But Mack was different. He allowed me to see what life was like for a serpent-handler outside church, which helped me better understand the controversial religious practice, and, I think, helped me add nuance to my photographs. His passing, my first vivid encounter with death, was both a personal and professional loss for me. …

Mack’s family has accepted his death as something that he knew was coming and something that was ultimately God’s will. The pastor believed every word of the Bible and laid down his life for his conviction, they said. For them, his death is an affirmation of the Signs Following tradition: “His faith is what took him home,” said his sister Robin Vanover, 38.

What a stunning statement from Wolford’s sister. If Mack really believed every word of the Bible, he was foolish to do so since it was already disproved in the death of his father. Doesn’t the passage in Mark 16 clearly say that believers will be able to drink poison and handle snakes, and they will not be harmed? Yet, both Wolford and his father diligently and faithfully followed the biblical passage but, as ever, the biblical promise of immunity was not kept. So, the life of Wolford and his father actually had the unintended consequence of serving to further disprove the validity of the Bible. His faith took him to the grave, all right. So did his unabashed stupidity and failure to understand the text on which he supposedly based his life.

I wonder how many times does the Bible’s promises would have to be broken before these people would be willing to pry open their closed little minds. To borrow a line from Hitchens, to ask the question is to answer it.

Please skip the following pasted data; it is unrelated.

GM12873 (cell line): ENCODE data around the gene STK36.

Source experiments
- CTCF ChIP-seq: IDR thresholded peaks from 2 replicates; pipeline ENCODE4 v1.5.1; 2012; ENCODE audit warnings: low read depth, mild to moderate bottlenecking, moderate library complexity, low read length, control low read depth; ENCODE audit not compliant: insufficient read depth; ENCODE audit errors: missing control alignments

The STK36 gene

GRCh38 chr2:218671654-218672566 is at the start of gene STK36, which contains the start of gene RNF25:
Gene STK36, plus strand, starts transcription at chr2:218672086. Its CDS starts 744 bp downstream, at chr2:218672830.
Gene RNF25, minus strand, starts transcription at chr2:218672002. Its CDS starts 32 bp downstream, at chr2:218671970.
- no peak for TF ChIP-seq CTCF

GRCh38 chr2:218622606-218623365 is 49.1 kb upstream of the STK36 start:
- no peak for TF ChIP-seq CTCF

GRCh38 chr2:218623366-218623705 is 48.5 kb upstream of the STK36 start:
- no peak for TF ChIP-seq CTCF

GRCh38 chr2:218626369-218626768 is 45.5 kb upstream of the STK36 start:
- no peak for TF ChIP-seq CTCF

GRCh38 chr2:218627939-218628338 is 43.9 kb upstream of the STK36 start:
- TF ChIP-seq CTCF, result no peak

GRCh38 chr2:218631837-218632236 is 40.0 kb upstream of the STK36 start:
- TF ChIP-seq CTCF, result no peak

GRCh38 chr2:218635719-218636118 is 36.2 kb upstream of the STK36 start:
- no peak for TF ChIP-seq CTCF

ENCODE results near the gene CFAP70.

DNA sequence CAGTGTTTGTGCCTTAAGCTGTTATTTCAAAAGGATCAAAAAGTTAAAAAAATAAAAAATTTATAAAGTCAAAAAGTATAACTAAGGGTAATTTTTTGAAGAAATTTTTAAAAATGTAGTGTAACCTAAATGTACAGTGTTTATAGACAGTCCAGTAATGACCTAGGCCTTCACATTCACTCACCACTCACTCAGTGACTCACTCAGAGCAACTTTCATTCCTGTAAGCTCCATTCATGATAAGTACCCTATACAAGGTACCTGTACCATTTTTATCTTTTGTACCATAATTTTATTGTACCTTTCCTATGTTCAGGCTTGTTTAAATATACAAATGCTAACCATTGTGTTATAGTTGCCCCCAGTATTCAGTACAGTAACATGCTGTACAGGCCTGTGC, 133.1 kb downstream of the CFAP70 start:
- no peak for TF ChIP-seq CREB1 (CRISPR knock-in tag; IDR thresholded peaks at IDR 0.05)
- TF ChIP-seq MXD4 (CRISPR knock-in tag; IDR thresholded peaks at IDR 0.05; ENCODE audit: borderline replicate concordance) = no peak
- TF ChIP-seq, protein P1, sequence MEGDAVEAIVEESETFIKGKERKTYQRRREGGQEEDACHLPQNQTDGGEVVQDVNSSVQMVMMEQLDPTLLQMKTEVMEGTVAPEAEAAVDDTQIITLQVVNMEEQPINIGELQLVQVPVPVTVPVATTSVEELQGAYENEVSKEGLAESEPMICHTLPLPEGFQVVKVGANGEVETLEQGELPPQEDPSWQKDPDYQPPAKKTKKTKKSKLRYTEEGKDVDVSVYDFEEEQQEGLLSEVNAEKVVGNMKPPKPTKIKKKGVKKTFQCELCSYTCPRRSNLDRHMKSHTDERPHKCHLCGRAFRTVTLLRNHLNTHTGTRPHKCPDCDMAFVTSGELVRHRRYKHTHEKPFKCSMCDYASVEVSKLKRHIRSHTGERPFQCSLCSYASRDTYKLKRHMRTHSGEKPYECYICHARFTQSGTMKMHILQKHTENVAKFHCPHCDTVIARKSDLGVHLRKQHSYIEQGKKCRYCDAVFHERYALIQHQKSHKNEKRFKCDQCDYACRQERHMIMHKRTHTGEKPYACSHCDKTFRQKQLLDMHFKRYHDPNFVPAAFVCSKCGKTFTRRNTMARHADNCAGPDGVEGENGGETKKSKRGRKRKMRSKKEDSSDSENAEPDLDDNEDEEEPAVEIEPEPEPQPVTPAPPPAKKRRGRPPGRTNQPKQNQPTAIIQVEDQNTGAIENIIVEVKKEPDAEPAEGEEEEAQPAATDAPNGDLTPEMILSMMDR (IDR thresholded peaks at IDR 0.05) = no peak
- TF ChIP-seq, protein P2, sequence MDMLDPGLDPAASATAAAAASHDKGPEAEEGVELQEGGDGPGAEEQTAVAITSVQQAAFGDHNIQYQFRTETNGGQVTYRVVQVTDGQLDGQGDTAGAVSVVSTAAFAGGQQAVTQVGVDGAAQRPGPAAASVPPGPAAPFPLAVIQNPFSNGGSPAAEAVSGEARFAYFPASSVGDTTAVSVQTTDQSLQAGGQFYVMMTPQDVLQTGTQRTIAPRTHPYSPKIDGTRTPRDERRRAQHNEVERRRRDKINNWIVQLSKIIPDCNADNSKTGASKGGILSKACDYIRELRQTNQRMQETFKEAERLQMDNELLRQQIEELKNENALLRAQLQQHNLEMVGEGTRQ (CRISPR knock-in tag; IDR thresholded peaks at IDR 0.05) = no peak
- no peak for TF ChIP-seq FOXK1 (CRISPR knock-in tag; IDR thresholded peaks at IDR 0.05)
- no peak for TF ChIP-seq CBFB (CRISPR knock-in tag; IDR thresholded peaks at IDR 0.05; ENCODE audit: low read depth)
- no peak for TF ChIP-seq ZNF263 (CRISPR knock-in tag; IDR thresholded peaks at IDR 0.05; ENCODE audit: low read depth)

Your thoughts?

Written by Jeremy

June 2nd, 2012 at 8:19 pm

Sharpton vs. Beck: Round 1

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Credit: Kevin Wolf/AP (left); Nikki Kahn/The Washington Post (right)

So, should we reclaim the dream or restore honor?

As it turns out, it depends on who you talk to. Whichever ambiguous path you choose, it’s sure to curry favor with either the Rev. Al Sharpton, who led an event today to honor the Rev. Martin Luther King Jr.’s historic March on Washington in 1964, or Glenn Beck, and we all know his reputation. As it happens, Beck, the presiding FOX News lunatic who was holding his “Reclaim the Dream” rally in Washington on the same weekend, a gathering that he said was not, necessarily, planned, to coincide with King’s famous march and speech. Sure.

Here’s how The Washington Post has framed it: